Late that last evening a group of us went bar hopping in the attempts to claim as much of the city as we could in the short time we had left. I was stopped by a couple of delightfully lost, backpacking Italians. They insisted I show them “where to go for a good time.” I debated for about .2 seconds whether I would play the “who, me? I am just a confused and fragile American who doesn’t know this city or understand maps” card, but instead responded, “Follow me, boys!” As we left one place in pursuit of another, I took an Italian in each arm and one situated in behind me (one can only assume this was for protection). Finally an entourage, I thought. They insisted I teach them more English, which somehow resulted in their chanting my name and referring to me as their “American Dominant.” Any and all present during this brief brigade would agree that this was the moment that I peaked. I can almost promise my foreign night life tales will never surpass this encounter with my Italian entourage, who nestled me tight into their attentive flattery. However, the high was as fleeting as one might expect and my Italians abandoned me for a club that looked like a better time than I could offer them. I suppose my concierge services were sub-par, and they were quickly disillusioned with me on account of this.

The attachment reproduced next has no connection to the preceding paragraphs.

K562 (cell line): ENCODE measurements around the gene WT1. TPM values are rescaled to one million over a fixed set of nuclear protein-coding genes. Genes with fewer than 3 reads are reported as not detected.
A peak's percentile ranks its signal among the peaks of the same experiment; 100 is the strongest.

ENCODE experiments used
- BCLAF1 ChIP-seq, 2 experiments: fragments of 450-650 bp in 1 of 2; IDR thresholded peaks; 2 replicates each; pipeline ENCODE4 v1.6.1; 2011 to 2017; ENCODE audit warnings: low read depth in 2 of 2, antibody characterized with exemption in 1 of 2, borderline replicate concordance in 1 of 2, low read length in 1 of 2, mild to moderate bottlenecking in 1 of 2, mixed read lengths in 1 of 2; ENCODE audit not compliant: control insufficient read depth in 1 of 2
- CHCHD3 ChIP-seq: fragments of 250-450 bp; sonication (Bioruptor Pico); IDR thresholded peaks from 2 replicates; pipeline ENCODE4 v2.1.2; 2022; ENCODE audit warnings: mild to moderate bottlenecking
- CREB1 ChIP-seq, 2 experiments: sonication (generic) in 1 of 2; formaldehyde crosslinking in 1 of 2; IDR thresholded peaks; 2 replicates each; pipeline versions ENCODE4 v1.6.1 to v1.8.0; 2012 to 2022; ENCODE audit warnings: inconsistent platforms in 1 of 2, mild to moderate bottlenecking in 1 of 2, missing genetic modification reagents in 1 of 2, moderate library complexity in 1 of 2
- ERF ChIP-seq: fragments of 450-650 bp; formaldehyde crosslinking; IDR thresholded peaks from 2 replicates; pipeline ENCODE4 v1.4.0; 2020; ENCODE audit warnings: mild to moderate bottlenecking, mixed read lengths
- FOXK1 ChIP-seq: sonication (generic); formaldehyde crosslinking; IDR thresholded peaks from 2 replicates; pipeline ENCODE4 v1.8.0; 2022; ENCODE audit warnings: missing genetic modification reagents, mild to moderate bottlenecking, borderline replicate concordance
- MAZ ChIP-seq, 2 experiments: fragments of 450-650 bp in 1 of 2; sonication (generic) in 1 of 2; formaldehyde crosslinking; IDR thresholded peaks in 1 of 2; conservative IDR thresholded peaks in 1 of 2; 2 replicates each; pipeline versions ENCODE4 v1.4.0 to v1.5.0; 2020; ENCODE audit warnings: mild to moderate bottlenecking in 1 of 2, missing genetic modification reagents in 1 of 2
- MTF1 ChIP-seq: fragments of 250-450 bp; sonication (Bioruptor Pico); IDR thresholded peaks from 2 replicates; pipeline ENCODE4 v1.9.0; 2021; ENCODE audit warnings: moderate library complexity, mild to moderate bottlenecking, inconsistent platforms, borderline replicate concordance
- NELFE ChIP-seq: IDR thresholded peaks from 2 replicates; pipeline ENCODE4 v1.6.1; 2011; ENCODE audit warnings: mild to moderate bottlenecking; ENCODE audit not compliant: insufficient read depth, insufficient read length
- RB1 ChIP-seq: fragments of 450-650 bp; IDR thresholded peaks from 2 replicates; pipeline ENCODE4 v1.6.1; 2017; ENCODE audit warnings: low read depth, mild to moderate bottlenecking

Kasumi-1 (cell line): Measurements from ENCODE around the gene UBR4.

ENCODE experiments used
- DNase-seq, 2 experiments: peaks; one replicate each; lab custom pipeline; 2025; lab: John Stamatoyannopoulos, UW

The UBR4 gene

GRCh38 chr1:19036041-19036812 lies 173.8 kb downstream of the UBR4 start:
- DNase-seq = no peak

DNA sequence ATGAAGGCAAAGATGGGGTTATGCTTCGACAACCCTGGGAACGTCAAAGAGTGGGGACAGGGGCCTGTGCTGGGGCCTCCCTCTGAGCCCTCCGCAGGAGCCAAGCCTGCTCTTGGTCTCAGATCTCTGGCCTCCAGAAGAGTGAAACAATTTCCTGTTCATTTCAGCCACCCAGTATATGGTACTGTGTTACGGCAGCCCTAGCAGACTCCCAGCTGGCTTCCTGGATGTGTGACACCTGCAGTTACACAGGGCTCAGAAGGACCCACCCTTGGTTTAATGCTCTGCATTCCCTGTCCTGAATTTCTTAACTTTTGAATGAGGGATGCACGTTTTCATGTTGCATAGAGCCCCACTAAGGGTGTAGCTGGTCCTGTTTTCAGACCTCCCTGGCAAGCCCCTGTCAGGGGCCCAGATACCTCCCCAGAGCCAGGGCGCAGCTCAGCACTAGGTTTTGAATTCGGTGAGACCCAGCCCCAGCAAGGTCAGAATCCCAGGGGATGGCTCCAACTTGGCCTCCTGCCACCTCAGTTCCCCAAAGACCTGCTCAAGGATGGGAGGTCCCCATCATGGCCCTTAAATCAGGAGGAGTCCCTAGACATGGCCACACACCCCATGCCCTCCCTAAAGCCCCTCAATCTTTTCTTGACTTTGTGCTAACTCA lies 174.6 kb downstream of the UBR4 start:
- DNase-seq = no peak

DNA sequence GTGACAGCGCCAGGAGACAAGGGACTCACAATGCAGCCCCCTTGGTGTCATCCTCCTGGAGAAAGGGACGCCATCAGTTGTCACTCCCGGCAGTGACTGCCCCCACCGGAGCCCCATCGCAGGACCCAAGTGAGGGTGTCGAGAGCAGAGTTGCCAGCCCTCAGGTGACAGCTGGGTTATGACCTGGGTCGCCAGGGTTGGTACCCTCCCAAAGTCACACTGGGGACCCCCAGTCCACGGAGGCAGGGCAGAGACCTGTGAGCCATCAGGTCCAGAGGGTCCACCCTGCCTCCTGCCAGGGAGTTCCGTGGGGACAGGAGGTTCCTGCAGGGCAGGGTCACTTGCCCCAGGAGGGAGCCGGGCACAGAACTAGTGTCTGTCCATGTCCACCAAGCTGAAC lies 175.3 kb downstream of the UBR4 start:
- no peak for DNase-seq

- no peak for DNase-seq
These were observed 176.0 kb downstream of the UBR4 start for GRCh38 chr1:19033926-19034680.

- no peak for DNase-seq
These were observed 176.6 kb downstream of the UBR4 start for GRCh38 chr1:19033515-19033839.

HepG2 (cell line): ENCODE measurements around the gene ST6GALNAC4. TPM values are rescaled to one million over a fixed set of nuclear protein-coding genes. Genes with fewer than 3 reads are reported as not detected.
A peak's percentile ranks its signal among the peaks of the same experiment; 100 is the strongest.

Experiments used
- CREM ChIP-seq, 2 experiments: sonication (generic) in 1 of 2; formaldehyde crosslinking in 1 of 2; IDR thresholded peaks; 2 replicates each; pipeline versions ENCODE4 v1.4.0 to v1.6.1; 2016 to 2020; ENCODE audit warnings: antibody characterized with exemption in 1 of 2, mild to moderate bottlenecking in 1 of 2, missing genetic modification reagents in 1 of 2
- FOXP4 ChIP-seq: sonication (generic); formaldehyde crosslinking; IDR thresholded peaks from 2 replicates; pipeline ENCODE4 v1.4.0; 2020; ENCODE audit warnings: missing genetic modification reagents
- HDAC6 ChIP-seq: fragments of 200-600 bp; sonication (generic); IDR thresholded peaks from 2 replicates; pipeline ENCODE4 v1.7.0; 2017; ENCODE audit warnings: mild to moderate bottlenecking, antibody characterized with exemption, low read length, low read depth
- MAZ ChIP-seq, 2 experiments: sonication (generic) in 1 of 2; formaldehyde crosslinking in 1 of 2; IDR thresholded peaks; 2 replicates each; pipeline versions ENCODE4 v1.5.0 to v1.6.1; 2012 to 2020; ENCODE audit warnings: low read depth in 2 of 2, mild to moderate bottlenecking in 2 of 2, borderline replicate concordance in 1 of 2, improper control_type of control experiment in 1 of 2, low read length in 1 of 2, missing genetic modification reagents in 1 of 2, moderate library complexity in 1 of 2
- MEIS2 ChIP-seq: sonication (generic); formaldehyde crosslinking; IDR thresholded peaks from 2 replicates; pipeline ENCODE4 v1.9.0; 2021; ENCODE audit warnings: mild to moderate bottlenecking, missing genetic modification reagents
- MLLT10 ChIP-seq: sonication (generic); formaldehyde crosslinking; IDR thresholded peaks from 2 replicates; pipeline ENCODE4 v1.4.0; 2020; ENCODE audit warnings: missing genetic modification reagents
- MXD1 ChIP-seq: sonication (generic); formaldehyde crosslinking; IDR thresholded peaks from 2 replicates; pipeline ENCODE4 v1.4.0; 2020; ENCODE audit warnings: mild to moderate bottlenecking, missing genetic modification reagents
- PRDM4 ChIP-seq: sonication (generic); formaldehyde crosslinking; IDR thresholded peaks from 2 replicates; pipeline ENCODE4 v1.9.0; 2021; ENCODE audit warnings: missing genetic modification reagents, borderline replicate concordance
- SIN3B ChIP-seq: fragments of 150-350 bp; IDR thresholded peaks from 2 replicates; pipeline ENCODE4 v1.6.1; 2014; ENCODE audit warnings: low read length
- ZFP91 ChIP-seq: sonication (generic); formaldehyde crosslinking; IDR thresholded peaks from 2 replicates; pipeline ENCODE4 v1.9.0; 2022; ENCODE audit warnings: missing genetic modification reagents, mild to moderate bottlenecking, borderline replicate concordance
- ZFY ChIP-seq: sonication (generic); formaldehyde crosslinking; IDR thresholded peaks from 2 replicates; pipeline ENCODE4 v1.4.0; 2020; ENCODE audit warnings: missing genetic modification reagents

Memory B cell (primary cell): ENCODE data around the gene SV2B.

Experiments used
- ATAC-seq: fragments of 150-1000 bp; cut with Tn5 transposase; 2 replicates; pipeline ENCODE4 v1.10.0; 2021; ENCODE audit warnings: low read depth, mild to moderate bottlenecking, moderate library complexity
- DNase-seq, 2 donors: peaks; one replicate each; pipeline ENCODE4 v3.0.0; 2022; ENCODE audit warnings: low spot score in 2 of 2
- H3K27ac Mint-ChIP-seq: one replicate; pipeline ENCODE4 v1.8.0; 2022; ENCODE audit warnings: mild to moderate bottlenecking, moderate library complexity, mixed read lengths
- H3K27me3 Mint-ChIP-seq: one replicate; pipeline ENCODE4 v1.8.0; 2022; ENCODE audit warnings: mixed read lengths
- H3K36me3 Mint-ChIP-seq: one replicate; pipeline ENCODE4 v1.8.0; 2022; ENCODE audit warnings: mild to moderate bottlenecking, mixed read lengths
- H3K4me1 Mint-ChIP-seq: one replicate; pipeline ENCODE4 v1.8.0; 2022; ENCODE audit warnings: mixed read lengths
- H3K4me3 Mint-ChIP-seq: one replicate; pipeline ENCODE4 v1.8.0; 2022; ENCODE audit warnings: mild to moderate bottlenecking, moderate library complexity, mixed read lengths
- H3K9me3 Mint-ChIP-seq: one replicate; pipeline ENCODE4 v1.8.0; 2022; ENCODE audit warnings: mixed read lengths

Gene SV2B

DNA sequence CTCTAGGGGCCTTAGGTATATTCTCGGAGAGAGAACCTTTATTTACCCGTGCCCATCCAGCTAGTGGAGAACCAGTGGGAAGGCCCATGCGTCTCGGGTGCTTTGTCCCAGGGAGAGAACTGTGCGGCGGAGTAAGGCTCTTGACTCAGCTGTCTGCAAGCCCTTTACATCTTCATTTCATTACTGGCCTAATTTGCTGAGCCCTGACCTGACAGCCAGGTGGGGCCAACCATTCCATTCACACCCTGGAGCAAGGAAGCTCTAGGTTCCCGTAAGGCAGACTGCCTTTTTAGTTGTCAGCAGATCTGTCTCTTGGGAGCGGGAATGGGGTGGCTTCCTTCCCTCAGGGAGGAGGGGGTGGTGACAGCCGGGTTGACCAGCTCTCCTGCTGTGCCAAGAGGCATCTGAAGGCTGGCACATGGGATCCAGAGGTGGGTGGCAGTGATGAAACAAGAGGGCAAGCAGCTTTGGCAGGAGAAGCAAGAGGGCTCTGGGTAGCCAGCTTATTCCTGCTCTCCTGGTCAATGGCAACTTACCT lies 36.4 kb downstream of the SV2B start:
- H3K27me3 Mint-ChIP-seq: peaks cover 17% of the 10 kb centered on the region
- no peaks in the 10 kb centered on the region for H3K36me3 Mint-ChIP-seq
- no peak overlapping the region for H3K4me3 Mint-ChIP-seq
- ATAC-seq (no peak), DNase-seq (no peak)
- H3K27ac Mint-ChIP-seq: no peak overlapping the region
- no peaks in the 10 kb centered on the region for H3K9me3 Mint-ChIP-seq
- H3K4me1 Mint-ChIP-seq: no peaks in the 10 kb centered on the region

I knew better than to believe in the providence of the notion that Edinburgh is my home. Just as I had become disillusioned with Nashville the moment I called it my home, so would I become disillusioned with Edinburgh or London the second I dared to consider myself as rooted in it as its decaying buildings. It seems that the traveler’s lofty destination is never really met, the longing is never satisfied, and no rest will finally bless the weary trek. There will always be a little Scottish boy in the back of my mind, reminding that I will never get to what I believe to be London, via a public transportation system. The best one can do for art and for the places one visits and longs for, is respect them as moving reference points and be willing to articulate our lost and floating failure to reach the destination and find the center of rest. The best we can do is concede to the little boy’s directions, for he is the local and he knows best. The sojourning nature of finding solace in buildings one yearns to call home renders the attempt to participate in the institutions they represent the actual antithesis of their allure. I talk a big game about being a nomad and in finding sadistic rapture in homelessness and orphanhood, but there is something deep in me that finds comfort in the fact that Arthur’s Seat will almost certainly be the same, offering the view while the view itself fluctuates, falls, and rises. Art longs for the sojourning individual to be above it, observing it, moving along it. In short, there is something good, something that evades interpretation, to be a human with legs that scale mountains and eyes that appreciate the smallness of otherwise dwarfing constructions. But then one must leave before the solace abandons like a group of backpacking Italians.